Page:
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The value of economic science


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Diario de Navarra

Anastasia Terskaya

Lecturer at School in Economics

Miguel Ángel Borrella Mas

Professor at School of Economics

The award Nobel Prize of Economics 2021 has been awarded to economists David Card (University of California, Berkeley) for "their empirical contributions to the Economics of work"; and to Joshua D. Angrist (Massachusetts Institute of Technology) and Guido W. Imbens (Stanford Graduate School of Business) for "their methodological contributions to the analysis of causal relationships".

Among the many contributions to the field of labor Economics , David Card has contributed to topics as diverse as immigration, wages, unemployment and Education. These topics are undoubtedly very topical for the Economics of many countries -including Spain-, not least because of the high level of unemployment observed recently. One of his most influential articles has shown that, contrary to what was widely believed, an increase in minimum wages does not necessarily decrease the levels of employment. This article is the most famous example of the application of the "differences-in-differences" method of causal analysis, a very common method for evaluating the effects of the introduction of reforms based on comparing the results of a given policy before and after its implementation (first difference) in places where it has been implemented and where it has not (second difference).

David Card's numerous articles have also contributed to the topic of the Education, demonstrating in a robust way that resources invested in schools have a large positive impact on the labor market. Finally, thanks to this economist's research , we now know that the wages of people born in a country can increase due to the arrival of new immigrants.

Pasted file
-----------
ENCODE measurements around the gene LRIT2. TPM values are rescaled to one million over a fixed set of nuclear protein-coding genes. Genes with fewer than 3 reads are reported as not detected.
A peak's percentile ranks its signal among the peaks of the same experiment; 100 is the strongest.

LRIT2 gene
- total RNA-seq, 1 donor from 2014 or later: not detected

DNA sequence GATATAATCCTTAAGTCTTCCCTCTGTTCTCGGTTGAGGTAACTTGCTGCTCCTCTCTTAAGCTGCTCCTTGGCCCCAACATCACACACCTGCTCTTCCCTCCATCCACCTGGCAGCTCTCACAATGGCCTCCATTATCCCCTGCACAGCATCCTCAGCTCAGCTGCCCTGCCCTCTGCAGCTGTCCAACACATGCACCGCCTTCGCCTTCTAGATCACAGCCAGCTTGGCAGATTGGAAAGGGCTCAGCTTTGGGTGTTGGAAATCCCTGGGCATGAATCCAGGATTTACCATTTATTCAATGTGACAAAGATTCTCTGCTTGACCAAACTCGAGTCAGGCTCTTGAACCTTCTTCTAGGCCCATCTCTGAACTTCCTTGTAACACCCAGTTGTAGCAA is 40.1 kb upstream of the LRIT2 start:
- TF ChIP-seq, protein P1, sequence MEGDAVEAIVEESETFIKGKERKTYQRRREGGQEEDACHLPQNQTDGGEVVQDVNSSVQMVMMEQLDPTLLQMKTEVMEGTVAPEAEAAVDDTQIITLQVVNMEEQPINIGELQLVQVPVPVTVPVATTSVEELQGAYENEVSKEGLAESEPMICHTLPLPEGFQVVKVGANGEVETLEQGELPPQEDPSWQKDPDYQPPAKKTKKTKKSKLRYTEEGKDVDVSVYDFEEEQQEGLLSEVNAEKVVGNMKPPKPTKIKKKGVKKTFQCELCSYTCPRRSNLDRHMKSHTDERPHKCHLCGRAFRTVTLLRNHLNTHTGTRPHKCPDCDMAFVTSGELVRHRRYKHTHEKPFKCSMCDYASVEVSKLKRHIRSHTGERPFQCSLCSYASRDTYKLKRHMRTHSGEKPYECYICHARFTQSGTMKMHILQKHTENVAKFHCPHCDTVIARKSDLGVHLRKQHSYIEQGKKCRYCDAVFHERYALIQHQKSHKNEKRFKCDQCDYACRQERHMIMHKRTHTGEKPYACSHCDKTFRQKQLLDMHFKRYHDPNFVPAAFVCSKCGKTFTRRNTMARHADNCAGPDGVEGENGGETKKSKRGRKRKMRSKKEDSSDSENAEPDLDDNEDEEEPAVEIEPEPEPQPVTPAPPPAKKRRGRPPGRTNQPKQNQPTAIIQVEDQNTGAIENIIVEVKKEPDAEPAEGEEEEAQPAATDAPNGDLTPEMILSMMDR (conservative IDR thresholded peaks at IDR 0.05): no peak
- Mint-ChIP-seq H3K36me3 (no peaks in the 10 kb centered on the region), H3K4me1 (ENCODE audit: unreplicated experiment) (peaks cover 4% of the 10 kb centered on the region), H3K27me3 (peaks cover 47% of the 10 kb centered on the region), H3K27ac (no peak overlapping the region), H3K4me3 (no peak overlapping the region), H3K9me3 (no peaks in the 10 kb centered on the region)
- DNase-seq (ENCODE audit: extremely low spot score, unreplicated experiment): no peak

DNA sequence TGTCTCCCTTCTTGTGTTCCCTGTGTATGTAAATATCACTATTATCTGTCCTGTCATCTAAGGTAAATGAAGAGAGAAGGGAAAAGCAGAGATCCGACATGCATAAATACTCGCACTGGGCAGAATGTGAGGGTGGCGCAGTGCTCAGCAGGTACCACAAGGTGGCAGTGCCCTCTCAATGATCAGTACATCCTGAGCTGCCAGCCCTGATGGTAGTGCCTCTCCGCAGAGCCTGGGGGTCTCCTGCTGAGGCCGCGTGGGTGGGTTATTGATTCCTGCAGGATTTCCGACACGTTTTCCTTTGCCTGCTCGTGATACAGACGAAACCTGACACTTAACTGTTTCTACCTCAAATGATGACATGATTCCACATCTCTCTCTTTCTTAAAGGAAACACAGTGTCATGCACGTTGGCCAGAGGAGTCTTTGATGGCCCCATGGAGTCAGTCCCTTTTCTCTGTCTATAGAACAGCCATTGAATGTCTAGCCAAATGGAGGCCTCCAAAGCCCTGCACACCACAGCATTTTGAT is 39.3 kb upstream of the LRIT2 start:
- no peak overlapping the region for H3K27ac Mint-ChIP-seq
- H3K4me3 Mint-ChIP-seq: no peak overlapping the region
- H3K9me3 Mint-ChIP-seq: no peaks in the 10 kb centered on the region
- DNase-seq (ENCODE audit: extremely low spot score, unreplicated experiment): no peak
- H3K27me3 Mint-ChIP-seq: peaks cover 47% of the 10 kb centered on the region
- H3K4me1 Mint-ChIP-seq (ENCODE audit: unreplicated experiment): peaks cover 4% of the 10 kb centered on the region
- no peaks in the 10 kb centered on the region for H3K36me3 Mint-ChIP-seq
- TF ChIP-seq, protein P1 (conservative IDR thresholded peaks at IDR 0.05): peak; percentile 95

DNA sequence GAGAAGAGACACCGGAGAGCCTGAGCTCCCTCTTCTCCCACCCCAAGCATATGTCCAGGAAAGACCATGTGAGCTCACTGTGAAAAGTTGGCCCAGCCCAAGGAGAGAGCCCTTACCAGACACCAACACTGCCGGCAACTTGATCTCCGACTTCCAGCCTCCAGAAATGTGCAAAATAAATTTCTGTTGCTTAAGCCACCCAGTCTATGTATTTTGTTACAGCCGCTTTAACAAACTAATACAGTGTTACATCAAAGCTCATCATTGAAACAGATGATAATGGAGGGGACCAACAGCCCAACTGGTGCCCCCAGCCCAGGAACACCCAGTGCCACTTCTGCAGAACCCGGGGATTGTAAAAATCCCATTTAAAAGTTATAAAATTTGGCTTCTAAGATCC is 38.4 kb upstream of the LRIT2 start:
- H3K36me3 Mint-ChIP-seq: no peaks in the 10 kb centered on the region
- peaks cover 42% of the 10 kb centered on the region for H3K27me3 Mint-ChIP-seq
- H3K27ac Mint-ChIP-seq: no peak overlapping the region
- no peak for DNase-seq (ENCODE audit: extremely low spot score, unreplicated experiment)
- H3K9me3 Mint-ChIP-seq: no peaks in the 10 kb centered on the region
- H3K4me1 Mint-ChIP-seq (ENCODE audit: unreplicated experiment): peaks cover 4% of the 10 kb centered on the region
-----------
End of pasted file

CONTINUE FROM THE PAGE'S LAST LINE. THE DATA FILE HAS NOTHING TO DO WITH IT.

The other half of award has gone to Joshua D. Angrist and Guido W. Imbens, who demonstrate in their numerous papers how to identify the causal effect in various real-life situations, which we economists call natural experiments. One of the most famous articles by Angrist and Imbens teaches that, under some assumptions, one can identify the causal effect using instrumental variables, which are auxiliary variables used in the absence of experiments. This method has become one of the most famous in causal analysis and has helped to answer in a robust way many, many questions, such as: how does Education affect wages?

Although the saying "correlation does not imply causation" is generally accepted, what is really important is to know what it implies. The contributions of these three authors serve, therefore, to highlight the importance of rigorous research in the field of Economics. This generation of scientific knowledge allows us to continue fighting against commonly established beliefs based mainly on feelings, ideology or intuition, placing economic science as a basis for decision-making in fields as important as Education, immigration or the labor market.